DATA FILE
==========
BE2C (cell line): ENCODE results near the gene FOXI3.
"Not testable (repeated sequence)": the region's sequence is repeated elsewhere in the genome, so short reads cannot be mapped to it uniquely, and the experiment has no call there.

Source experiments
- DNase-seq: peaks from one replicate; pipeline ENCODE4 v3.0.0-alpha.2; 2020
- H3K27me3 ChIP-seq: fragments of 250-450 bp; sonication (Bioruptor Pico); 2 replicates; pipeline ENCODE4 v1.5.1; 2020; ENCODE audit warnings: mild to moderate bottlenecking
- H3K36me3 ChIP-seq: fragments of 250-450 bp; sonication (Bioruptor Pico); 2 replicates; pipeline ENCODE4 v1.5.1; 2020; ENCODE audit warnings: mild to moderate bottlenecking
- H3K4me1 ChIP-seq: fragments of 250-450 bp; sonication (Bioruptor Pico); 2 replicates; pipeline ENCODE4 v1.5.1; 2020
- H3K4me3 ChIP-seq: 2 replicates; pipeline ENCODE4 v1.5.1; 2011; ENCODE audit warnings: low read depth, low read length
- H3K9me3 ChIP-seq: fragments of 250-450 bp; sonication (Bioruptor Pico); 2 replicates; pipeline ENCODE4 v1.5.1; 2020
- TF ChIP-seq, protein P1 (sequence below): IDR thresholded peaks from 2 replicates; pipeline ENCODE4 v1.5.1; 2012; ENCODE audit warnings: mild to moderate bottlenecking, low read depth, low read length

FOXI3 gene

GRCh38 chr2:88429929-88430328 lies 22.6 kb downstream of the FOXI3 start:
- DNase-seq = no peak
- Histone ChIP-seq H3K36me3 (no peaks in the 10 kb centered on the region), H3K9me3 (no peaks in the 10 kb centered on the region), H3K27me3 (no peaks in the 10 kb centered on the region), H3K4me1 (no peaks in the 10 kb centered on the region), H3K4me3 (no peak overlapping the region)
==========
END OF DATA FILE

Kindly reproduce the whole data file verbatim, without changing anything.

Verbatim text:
BE2C (cell line): ENCODE results near the gene FOXI3.
"Not testable (repeated sequence)": the region's sequence is repeated elsewhere in the genome, so short reads cannot be mapped to it uniquely, and the experiment has no call there.

Source experiments
- DNase-seq: peaks from one replicate; pipeline ENCODE4 v3.0.0-alpha.2; 2020
- H3K27me3 ChIP-seq: fragments of 250-450 bp; sonication (Bioruptor Pico); 2 replicates; pipeline ENCODE4 v1.5.1; 2020; ENCODE audit warnings: mild to moderate bottlenecking
- H3K36me3 ChIP-seq: fragments of 250-450 bp; sonication (Bioruptor Pico); 2 replicates; pipeline ENCODE4 v1.5.1; 2020; ENCODE audit warnings: mild to moderate bottlenecking
- H3K4me1 ChIP-seq: fragments of 250-450 bp; sonication (Bioruptor Pico); 2 replicates; pipeline ENCODE4 v1.5.1; 2020
- H3K4me3 ChIP-seq: 2 replicates; pipeline ENCODE4 v1.5.1; 2011; ENCODE audit warnings: low read depth, low read length
- H3K9me3 ChIP-seq: fragments of 250-450 bp; sonication (Bioruptor Pico); 2 replicates; pipeline ENCODE4 v1.5.1; 2020
- TF ChIP-seq, protein P1 (sequence below): IDR thresholded peaks from 2 replicates; pipeline ENCODE4 v1.5.1; 2012; ENCODE audit warnings: mild to moderate bottlenecking, low read depth, low read length

FOXI3 gene

GRCh38 chr2:88429929-88430328 lies 22.6 kb downstream of the FOXI3 start:
- DNase-seq = no peak
- Histone ChIP-seq H3K36me3 (no peaks in the 10 kb centered on the region), H3K9me3 (no peaks in the 10 kb centered on the region), H3K27me3 (no peaks in the 10 kb centered on the region), H3K4me1 (no peaks in the 10 kb centered on the region), H3K4me3 (no peak overlapping the region)